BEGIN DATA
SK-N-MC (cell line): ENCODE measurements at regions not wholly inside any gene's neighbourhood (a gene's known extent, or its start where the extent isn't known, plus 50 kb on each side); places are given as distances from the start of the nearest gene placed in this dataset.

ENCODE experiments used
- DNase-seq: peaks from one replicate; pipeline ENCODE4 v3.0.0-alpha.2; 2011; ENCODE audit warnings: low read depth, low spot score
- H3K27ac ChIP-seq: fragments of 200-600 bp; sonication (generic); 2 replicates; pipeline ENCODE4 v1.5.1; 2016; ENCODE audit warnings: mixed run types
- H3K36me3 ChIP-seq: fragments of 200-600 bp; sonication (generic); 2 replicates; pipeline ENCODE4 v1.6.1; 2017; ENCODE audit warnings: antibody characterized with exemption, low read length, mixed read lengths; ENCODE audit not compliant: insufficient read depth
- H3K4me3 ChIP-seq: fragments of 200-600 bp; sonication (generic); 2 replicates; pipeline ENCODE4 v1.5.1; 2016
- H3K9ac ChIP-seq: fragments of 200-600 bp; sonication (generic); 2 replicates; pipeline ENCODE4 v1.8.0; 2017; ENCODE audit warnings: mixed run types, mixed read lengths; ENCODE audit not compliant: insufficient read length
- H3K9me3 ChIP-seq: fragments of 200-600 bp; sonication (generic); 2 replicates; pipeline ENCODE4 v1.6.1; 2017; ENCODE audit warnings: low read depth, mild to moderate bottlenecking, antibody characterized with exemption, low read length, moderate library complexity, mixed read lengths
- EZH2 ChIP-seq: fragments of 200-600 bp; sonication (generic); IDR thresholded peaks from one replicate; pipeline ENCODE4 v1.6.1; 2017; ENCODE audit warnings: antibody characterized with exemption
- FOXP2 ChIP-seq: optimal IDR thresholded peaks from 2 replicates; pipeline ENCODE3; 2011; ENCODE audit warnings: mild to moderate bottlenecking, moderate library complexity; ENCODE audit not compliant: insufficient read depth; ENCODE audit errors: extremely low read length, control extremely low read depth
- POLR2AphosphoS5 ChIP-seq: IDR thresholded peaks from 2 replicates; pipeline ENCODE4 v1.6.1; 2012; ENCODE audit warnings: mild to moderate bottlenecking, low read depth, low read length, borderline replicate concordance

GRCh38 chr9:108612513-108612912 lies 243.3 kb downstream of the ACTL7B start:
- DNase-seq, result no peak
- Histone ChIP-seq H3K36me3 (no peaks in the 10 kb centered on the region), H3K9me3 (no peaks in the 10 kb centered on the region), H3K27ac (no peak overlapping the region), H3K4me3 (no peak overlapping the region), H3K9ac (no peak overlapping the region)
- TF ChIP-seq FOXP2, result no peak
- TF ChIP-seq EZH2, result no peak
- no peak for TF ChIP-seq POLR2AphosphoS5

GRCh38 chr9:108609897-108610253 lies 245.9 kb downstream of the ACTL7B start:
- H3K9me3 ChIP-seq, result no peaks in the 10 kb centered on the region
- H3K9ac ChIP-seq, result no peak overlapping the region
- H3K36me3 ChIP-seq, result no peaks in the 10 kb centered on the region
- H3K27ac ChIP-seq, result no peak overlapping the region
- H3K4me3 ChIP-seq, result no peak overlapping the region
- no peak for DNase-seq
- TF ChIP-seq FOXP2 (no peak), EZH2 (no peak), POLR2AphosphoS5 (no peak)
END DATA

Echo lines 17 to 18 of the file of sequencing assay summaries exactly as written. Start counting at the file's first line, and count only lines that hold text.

- no peak for TF ChIP-seq POLR2AphosphoS5

GRCh38 chr9:108609897-108610253 lies 245.9 kb downstream of the ACTL7B start: